"When you're using a wand, you use the wand's caster level. The control limit is written in the spell, and the spell is Instant. Ergo, it's checked at the time of casting. So at the time of casting, any undead you control in excess of 4*CL become free-willed. While casting off of a wand, your effective caster level is that of the wand.

So if you've got a caster level of 15, you can control 60 HD of undead from the spell Animate Dead. If you pick up a wand of Animate Dead at caster level 5, and use it to animate a human skeleton, then at that point, you can control up to 20 HD of undead. You get your skeleton, and then any undead under your control in excess of 20 HD become free-willed (so this is probably a bad idea)."

Both these threads concern D & D 3.5. Nobody has noted, or maybe noticed, this.

So 3 questions.

1 Is the second thread, the one I quoted, right?

2 Then the thread Crobat links to cites the 2nd thread saying that this reasoning applies to the case of having 2 classes that can cast animate dead. Does this follow?

3 Does any of this apply to Pathfinder?

Well, I looked up animate dead from 3.5 and it reads, as relevant-

"The undead you create remain under your control indefinitely. No matter how many times you use this spell, however, you can control only 4 HD worth of undead creatures per caster level. If you exceed this number, all the newly created creatures fall under your control, and any excess undead from previous castings become uncontrolled. (You choose which creatures are released.) If you are a cleric, any undead you might command by virtue of your power to command or rebuke undead do not count toward the limit."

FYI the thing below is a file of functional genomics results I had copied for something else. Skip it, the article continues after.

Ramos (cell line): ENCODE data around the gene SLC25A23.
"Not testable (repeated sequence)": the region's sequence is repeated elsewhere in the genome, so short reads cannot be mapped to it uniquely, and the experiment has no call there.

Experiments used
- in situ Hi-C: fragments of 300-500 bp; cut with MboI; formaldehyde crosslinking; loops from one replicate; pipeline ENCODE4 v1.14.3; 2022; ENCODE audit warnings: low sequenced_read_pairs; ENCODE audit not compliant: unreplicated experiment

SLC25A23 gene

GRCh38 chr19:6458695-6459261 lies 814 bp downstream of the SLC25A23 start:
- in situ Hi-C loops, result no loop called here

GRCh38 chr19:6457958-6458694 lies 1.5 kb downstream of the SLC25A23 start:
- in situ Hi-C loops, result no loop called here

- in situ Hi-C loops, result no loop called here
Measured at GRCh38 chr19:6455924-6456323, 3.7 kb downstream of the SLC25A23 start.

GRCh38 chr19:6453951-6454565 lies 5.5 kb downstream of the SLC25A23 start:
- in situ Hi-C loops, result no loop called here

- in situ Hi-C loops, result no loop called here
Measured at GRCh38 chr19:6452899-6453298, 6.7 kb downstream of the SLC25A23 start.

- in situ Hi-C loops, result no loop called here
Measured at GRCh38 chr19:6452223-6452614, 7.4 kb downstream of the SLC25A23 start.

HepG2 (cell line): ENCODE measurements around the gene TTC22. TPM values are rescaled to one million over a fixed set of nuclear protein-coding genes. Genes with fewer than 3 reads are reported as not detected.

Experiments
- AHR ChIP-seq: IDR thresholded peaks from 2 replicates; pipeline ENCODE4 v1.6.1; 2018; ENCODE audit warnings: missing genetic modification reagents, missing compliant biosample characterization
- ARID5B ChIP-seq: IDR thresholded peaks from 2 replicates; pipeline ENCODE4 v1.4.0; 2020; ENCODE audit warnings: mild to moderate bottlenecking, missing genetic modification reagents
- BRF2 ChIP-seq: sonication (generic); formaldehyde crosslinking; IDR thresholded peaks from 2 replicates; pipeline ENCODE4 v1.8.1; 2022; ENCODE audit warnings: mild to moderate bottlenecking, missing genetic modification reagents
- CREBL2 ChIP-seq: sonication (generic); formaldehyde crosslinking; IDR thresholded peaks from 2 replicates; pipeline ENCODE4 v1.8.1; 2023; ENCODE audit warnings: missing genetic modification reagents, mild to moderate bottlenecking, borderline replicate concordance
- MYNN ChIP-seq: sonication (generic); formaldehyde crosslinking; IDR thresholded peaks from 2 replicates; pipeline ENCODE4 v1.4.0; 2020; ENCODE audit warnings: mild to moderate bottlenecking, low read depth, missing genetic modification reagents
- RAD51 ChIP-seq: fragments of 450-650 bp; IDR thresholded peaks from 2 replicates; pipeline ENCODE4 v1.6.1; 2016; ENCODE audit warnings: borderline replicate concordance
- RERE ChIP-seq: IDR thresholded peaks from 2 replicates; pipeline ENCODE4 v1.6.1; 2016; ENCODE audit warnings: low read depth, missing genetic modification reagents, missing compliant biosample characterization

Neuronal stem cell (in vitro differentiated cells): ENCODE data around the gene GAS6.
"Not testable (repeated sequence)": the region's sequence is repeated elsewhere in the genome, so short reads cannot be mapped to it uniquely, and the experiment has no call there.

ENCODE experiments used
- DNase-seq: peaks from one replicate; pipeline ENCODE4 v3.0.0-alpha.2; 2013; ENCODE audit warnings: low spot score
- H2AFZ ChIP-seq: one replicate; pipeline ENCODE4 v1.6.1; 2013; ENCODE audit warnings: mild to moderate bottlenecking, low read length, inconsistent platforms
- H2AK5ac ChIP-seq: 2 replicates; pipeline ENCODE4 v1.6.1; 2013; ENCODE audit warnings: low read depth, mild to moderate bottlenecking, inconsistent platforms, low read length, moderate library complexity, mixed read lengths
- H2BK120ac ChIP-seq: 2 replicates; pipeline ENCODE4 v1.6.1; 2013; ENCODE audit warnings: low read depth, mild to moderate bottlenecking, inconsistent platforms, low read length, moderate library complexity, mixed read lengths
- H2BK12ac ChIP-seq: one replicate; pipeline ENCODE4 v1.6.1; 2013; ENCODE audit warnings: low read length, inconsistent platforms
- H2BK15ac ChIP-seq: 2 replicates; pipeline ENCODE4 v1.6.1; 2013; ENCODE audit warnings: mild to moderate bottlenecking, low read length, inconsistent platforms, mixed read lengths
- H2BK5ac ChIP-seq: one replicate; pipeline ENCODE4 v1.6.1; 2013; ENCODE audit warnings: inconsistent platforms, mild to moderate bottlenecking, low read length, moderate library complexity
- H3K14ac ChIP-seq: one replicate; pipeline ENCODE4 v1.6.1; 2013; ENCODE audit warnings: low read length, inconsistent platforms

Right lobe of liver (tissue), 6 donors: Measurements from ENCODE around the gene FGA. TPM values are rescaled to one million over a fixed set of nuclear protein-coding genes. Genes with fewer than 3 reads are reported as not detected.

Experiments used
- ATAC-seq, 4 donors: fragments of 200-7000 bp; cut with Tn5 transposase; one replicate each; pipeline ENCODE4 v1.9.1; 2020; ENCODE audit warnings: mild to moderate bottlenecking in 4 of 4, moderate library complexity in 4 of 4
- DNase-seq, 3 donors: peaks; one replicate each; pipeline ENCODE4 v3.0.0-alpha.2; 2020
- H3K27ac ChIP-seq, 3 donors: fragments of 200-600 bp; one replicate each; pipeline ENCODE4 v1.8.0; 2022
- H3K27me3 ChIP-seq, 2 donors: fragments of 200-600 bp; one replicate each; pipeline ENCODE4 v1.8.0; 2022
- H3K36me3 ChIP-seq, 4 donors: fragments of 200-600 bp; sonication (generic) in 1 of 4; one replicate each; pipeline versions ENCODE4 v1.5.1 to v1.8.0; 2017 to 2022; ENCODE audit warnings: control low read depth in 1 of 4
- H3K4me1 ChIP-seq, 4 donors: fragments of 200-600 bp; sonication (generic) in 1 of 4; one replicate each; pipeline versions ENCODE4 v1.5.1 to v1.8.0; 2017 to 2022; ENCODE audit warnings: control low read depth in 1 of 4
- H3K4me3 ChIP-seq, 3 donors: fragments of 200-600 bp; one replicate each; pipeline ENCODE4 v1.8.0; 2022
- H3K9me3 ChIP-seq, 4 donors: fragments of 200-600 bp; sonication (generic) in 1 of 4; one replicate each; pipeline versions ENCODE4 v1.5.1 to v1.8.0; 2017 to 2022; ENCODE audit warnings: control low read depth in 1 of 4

The same, relevant,part of the spell from Pathfinder reads-

"The undead you create remain under your control indefinitely. No matter how many times you use this spell, however, you can control only 4 HD worth of undead creatures per caster level. If you exceed this number, all the newly created creatures fall under your control, and any excess undead from previous castings become uncontrolled. You choose which creatures are released. Undead you control through the Command Undead feat do not count toward this limit."

These wordings are identical except that the second last sentence appears in parenthesis in 3.5 and the last sentence is differently worded because a cleric in Pathfinder needs a feat to control undead with channel energy but doesn't in 3.5. Aside from that they say the same thing.

Not knowing much about 3.5 or how the rules for that relate to Pathfinder I can't resolve the issue.

As for Pathfinder as far as I can recall the guides I have read all assume if you have 2 or more classes capable of casting animate dead the 2 pools of undead work and are calculated separately. This, as Voodooist Monk notes, makes the Mystic Theurge the pinnacle of Necromancy.